Healthier Together: Teens and vaping

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Vaping was originally introduced and marketed to help people stop smoking but today many experts see vaping as a gateway to nicotine dependence in children.

We're taking a closer look and breaking down the health risks and how you can best prepare your kids for peer pressure.

"Vaping is one of those things that’s been changing over the last couple of years mainly because it’s been getting a lot of attention," said Regence BlueShield Executive Medical Director Dr. James Polo. "Vaping was initially developed and marketed to help people quit smoking cigarettes and unfortunately it has kind of taken on a life of its own."

Dr. Polo says vaping is still an alarmingly popular and troublesome trend.

"Vaping is basically is the inhalation of an artificial smoke that replicates what it would be like to smoke cigarettes, but what’s most significant is vaping products contain nicotine, and it’s the same nicotine that you get in cigarettes," he said. "And some cases it’s a higher concentration than what you would get out of cigarettes, and so vaping all by itself can create a danger because of the nicotine addiction."

While the long-term health risks are still unknown, negative impacts from nicotine can include a short-term rise in blood pressure, the inability to focus, permanently reduced impulse control, anxiety, depression, and other mood disorders. And adolescents are more vulnerable to addiction than adults.

"Over the past couple of years the incidence and prevalence of vaping has gone up significantly," said Dr. Polo. "Now it just so happens in this last year it actually went down in adolescence, but roughly about 11 or 12% of all high schoolers currently vape. Now that percentage is higher in adults, but a few years ago it was 20% of all high schoolers, so it is getting better partly because of legislation, and I suspect also because kids have been out of school for a while so less peer pressure."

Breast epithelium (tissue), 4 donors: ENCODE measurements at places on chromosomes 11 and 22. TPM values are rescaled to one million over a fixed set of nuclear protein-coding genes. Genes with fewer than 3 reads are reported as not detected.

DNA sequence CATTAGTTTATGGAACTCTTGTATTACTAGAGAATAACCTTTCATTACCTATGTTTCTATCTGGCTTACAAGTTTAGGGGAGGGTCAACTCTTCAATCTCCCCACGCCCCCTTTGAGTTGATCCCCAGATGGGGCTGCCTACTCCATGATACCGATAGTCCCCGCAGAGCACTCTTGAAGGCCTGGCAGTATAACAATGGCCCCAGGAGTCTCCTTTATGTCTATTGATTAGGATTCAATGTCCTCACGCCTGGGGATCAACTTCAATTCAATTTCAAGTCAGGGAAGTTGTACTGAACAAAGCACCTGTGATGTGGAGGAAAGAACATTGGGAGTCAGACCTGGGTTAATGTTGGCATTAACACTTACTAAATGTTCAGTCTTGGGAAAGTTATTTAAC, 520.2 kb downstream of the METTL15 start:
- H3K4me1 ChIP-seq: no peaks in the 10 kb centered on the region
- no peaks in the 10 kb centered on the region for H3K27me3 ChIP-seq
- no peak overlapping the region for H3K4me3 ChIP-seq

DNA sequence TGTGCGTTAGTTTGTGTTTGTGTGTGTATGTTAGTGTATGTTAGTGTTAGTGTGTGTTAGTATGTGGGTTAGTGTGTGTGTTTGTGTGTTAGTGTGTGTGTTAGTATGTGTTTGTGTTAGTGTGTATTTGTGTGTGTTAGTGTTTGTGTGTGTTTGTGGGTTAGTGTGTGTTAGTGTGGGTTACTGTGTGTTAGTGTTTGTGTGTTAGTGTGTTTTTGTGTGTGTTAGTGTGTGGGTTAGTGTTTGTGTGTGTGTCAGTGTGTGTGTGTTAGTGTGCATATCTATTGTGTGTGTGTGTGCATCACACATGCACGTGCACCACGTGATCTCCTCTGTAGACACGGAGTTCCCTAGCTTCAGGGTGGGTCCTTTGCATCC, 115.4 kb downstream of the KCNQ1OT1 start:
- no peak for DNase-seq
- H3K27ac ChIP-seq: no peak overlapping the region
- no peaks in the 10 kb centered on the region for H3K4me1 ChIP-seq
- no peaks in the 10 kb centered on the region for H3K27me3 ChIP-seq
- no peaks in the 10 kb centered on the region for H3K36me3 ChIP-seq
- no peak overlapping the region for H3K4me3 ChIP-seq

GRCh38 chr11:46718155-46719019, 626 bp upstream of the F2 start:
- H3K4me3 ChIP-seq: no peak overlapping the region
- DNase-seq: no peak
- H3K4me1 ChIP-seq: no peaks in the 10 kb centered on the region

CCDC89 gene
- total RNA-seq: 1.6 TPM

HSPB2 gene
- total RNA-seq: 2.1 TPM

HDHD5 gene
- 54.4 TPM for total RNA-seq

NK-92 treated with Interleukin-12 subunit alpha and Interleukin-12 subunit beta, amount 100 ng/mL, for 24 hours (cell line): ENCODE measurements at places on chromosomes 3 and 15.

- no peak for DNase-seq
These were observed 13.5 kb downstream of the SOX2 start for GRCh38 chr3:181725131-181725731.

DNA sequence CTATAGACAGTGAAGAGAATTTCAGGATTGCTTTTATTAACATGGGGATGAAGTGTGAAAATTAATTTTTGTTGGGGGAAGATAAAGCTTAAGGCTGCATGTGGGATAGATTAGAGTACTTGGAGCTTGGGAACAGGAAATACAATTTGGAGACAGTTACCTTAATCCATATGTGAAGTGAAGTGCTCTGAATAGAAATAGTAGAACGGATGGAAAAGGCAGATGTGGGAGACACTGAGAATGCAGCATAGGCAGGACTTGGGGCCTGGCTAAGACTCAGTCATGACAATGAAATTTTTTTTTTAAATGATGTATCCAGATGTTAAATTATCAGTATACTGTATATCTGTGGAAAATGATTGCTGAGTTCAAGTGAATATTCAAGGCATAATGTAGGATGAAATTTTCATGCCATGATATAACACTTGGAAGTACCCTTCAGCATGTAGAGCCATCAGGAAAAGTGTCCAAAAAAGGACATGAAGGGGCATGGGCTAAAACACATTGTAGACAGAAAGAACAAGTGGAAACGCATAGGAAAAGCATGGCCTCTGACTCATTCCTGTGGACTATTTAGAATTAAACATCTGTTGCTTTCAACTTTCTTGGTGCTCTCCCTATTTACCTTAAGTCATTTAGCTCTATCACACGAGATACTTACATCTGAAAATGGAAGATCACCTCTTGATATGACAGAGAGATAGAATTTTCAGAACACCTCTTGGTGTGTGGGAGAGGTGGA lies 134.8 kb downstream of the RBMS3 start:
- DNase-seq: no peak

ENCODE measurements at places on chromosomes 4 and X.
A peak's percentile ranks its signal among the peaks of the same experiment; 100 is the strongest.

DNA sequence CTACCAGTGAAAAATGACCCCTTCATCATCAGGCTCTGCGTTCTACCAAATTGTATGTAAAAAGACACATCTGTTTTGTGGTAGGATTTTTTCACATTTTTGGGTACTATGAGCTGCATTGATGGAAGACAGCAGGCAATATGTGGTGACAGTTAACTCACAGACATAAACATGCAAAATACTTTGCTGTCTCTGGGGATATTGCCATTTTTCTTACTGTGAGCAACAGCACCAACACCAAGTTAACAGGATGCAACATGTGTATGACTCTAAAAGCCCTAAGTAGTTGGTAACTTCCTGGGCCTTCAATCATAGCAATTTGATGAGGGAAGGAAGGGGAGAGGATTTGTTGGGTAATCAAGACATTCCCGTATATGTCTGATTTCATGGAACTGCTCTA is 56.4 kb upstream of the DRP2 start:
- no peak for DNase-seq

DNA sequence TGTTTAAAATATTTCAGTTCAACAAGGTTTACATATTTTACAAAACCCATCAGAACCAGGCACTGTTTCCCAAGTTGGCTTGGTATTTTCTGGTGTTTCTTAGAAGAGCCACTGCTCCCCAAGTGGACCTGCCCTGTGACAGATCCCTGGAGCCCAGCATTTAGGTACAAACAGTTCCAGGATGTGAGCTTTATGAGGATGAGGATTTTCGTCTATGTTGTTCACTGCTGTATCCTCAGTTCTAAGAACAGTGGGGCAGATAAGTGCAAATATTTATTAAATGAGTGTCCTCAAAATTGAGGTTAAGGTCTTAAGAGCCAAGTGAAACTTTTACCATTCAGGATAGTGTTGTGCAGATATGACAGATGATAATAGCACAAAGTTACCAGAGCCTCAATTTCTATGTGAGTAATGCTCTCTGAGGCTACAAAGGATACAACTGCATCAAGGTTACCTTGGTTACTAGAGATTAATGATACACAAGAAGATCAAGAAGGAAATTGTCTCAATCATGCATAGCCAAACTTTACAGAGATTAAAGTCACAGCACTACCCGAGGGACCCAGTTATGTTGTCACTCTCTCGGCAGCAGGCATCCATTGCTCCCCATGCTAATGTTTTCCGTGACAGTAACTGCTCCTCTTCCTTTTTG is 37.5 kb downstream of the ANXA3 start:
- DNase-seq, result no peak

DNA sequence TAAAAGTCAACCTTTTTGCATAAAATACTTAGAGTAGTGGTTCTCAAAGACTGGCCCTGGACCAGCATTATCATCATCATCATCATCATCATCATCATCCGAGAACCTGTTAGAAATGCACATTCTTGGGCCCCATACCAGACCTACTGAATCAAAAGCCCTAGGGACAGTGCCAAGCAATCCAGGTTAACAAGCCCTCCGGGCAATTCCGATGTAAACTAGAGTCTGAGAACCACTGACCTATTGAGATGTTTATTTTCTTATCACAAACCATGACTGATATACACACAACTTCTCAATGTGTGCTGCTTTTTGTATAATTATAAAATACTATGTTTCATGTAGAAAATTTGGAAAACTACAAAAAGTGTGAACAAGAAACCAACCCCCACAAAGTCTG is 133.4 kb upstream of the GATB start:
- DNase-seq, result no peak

Healthier Together: How to get kids to eat healthy meals

As our kids head back to school, some planning and creativity will go a long way in establishing healthy eating habits.

Dr. Polo says it is important for parents to educate themselves and share accurate information with teens and young adults in your family. Also, be a great role model. That means quitting, if you smoke or vape and make your home and car are smoke-free. Also, educate your kids about the risks of second-hand smoke.

"I would recommend all parents to start those conversations young encouraging them to understand facts around smoking and vaping and encouraging them not to engage," said Dr. Polo. "For young kids even perhaps helping practice how they might respond to a friend if they are asked at school or on the playground or wherever they hang out with other kids - how to respond so they can essentially not engage."

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